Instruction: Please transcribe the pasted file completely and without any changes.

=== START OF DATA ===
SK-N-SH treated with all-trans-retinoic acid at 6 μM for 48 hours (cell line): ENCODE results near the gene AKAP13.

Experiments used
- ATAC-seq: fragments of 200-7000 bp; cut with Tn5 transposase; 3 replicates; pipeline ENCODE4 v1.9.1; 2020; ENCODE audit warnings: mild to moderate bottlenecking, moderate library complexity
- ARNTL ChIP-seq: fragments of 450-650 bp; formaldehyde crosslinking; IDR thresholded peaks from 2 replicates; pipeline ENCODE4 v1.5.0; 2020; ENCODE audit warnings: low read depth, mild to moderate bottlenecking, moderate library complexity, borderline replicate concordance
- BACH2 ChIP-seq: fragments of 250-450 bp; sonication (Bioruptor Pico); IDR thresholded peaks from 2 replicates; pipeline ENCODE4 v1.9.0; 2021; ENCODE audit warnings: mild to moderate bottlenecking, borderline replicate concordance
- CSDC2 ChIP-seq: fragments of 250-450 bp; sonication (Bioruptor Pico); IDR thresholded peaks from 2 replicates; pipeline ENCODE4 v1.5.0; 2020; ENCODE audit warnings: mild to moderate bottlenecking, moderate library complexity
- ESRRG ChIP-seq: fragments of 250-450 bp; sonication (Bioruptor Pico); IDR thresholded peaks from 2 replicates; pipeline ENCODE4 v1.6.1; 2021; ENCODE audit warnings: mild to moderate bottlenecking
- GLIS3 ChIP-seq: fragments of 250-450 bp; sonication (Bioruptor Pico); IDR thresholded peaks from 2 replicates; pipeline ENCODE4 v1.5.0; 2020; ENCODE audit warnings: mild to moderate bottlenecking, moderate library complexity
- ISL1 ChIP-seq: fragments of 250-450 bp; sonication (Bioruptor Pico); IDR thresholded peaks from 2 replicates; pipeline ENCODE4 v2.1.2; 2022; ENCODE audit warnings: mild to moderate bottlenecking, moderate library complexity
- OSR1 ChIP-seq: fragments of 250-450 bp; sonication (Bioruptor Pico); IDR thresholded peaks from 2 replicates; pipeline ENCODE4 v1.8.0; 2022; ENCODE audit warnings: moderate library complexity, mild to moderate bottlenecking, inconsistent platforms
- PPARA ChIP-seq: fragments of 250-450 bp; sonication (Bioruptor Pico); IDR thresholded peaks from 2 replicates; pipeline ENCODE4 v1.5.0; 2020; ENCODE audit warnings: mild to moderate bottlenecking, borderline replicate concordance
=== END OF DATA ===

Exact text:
SK-N-SH treated with all-trans-retinoic acid at 6 μM for 48 hours (cell line): ENCODE results near the gene AKAP13.

Experiments used
- ATAC-seq: fragments of 200-7000 bp; cut with Tn5 transposase; 3 replicates; pipeline ENCODE4 v1.9.1; 2020; ENCODE audit warnings: mild to moderate bottlenecking, moderate library complexity
- ARNTL ChIP-seq: fragments of 450-650 bp; formaldehyde crosslinking; IDR thresholded peaks from 2 replicates; pipeline ENCODE4 v1.5.0; 2020; ENCODE audit warnings: low read depth, mild to moderate bottlenecking, moderate library complexity, borderline replicate concordance
- BACH2 ChIP-seq: fragments of 250-450 bp; sonication (Bioruptor Pico); IDR thresholded peaks from 2 replicates; pipeline ENCODE4 v1.9.0; 2021; ENCODE audit warnings: mild to moderate bottlenecking, borderline replicate concordance
- CSDC2 ChIP-seq: fragments of 250-450 bp; sonication (Bioruptor Pico); IDR thresholded peaks from 2 replicates; pipeline ENCODE4 v1.5.0; 2020; ENCODE audit warnings: mild to moderate bottlenecking, moderate library complexity
- ESRRG ChIP-seq: fragments of 250-450 bp; sonication (Bioruptor Pico); IDR thresholded peaks from 2 replicates; pipeline ENCODE4 v1.6.1; 2021; ENCODE audit warnings: mild to moderate bottlenecking
- GLIS3 ChIP-seq: fragments of 250-450 bp; sonication (Bioruptor Pico); IDR thresholded peaks from 2 replicates; pipeline ENCODE4 v1.5.0; 2020; ENCODE audit warnings: mild to moderate bottlenecking, moderate library complexity
- ISL1 ChIP-seq: fragments of 250-450 bp; sonication (Bioruptor Pico); IDR thresholded peaks from 2 replicates; pipeline ENCODE4 v2.1.2; 2022; ENCODE audit warnings: mild to moderate bottlenecking, moderate library complexity
- OSR1 ChIP-seq: fragments of 250-450 bp; sonication (Bioruptor Pico); IDR thresholded peaks from 2 replicates; pipeline ENCODE4 v1.8.0; 2022; ENCODE audit warnings: moderate library complexity, mild to moderate bottlenecking, inconsistent platforms
- PPARA ChIP-seq: fragments of 250-450 bp; sonication (Bioruptor Pico); IDR thresholded peaks from 2 replicates; pipeline ENCODE4 v1.5.0; 2020; ENCODE audit warnings: mild to moderate bottlenecking, borderline replicate concordance